Ugandan officials were likely bribed to support a bid by the Italian oil major ENI for control of half of the country's crude deposits, according to a diplomatic cable seen Friday.
In a December 2009 cable, released by WikiLeaks, US Ambassador to Uganda Jerry Lanier, said an executive from Anglo-Irish Tullow, who opposed the ENI bid, told him the Italians were trying to pull off a "corrupt back door deal."
The leaked cables state that at the time, Tullow and Canada's Heritage Oil controlled all of the untapped crude oil in Uganda's Lake Albert basin, now estimated at roughly two billion barrels.
Heritage had declared its intention to sell its shares and Tullow, following a previously negotiated pre-emption right, believed it was legally entitled to buy out Heritage. In January, Energy Minister Hilary Onek, announced that Uganda planned to block Tullow's bid, favoring the ENI proposal.
Lanier's cable reads that Tullow Oil claims senior Ugandan government officials were 'compensated' to support the sale of a partner/rival firm’s exploration and production rights to Italian oil company ENI.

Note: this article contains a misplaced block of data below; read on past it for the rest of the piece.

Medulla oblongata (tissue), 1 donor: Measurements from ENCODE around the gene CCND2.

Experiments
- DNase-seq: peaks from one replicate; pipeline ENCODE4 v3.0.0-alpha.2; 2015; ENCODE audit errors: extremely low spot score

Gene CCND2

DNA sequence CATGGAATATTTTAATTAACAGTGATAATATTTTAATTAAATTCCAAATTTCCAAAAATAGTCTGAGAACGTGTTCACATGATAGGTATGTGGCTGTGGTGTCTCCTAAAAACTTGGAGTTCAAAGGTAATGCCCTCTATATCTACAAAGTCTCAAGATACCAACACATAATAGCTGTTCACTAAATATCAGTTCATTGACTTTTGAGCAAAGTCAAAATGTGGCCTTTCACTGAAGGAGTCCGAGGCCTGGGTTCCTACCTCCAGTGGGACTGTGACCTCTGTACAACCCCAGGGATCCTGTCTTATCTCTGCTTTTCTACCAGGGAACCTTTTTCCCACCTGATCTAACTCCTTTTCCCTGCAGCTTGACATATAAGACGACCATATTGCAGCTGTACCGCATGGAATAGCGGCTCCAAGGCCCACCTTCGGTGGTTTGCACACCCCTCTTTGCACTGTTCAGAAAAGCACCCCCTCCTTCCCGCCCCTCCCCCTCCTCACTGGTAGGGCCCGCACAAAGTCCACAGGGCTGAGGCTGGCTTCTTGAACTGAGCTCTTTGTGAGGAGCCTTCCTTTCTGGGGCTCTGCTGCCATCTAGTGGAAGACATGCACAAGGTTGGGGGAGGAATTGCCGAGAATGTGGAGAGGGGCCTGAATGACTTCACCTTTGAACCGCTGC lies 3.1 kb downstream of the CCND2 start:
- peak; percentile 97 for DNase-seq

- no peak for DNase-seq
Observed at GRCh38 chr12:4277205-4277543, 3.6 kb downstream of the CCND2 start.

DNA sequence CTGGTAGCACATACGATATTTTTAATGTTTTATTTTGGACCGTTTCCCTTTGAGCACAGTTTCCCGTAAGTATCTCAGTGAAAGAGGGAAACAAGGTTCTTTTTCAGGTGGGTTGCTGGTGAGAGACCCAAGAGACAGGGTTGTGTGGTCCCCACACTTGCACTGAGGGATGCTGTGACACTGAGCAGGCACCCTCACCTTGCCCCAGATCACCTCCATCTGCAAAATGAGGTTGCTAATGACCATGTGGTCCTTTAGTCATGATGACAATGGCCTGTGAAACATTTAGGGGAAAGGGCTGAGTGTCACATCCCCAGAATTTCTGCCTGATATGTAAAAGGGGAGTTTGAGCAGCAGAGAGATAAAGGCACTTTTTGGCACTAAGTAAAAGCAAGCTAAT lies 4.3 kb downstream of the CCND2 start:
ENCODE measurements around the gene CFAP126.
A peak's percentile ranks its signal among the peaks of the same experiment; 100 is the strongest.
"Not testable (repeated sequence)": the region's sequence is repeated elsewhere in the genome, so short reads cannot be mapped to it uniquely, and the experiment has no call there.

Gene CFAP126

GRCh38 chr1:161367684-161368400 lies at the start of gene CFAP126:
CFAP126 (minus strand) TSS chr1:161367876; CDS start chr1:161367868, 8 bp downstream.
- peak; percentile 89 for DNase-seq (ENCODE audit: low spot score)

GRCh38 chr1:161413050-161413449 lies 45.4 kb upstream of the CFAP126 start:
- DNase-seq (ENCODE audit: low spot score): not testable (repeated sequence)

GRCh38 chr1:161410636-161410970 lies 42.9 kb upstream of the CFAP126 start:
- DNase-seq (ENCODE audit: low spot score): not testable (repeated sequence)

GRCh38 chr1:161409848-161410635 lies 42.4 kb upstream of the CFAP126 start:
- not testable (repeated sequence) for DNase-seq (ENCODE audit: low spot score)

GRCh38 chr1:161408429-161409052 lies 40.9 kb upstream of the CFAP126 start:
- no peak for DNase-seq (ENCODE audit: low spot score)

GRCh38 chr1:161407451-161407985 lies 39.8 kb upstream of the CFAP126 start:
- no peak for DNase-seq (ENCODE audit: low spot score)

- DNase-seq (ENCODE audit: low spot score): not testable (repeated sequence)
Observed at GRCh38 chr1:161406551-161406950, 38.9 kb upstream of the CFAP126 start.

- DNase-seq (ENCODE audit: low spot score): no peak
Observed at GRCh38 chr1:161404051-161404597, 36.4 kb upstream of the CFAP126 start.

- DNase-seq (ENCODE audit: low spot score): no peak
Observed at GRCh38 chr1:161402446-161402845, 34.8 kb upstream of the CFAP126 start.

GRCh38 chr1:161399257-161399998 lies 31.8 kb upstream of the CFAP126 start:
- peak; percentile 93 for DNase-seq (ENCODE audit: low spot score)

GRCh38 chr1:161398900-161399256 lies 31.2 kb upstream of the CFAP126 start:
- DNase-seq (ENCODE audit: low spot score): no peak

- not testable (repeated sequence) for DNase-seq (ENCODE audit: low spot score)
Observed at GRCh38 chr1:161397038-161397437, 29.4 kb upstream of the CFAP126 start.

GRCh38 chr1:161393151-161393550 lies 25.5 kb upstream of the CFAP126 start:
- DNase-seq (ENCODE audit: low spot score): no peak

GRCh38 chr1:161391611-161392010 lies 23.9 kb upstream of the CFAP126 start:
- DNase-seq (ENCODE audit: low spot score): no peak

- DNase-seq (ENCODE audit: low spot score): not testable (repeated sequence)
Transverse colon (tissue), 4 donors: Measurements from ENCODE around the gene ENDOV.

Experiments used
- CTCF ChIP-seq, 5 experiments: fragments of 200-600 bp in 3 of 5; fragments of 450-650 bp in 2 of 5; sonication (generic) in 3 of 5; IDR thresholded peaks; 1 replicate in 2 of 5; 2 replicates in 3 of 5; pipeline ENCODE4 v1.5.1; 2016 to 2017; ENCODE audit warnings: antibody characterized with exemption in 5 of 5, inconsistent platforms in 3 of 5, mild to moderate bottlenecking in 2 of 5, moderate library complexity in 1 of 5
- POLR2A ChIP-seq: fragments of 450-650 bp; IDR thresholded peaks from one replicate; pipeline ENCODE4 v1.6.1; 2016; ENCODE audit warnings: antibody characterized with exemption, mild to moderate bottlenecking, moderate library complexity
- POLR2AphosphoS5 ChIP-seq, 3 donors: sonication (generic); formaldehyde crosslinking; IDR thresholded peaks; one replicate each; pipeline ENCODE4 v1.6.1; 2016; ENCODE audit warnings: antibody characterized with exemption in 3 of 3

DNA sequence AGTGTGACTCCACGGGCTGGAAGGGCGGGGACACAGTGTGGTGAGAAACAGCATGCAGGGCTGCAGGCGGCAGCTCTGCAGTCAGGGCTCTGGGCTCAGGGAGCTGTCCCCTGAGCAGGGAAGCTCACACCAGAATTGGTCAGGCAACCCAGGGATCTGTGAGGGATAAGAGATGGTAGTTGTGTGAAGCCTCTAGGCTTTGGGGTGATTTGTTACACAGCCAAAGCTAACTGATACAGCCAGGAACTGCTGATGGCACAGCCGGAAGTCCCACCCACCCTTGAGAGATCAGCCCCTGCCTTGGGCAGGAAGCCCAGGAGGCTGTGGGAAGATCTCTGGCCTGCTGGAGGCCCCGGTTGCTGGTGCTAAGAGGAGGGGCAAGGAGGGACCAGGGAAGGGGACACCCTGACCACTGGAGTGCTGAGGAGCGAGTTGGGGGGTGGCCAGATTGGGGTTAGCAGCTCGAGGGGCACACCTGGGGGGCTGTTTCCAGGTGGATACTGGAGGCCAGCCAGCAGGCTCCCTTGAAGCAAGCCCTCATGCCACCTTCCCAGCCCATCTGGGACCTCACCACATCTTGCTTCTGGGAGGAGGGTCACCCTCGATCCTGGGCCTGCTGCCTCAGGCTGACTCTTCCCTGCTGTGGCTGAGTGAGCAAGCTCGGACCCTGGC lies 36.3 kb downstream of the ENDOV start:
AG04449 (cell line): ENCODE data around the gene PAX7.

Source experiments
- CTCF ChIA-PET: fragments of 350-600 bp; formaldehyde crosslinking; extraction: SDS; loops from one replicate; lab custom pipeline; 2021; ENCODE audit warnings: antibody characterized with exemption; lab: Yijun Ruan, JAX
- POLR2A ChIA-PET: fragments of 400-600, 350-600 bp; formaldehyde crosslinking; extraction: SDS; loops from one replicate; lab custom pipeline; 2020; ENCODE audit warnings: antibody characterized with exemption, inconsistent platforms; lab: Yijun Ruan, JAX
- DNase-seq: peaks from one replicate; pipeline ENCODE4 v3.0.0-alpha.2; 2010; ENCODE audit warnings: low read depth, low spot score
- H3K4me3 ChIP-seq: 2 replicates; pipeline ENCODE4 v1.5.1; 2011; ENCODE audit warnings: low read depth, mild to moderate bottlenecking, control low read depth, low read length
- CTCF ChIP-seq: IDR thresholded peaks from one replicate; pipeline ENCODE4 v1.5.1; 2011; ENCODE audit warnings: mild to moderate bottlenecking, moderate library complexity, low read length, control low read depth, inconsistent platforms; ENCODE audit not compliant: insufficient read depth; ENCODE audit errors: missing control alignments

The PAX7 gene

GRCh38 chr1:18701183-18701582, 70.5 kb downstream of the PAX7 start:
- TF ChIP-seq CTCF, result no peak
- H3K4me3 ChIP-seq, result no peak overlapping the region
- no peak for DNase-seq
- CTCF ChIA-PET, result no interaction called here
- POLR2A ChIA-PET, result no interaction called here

According to the cable, Tim O’Hanlon, Tullow Vice President for Africa, told Lanier that two senior Ugandan officials received payments from Heritage and/or ENI in exchange for their support. O'Hanlon implicated security minister and ruling party secretary general Amama Mbabazi and Onek.
According to the cable, O'Hanlon claimed that ENI "created a shell company in London ... to funnel money to Mbabazi.
Lanier wrote that US embassy staff "believed" Tullow's allegations were "true" and raised the prospect of "visa revocations for senior officials like Mbabazi," which is widely considered Uganda's second most powerful politician after President Yoweri Museveni.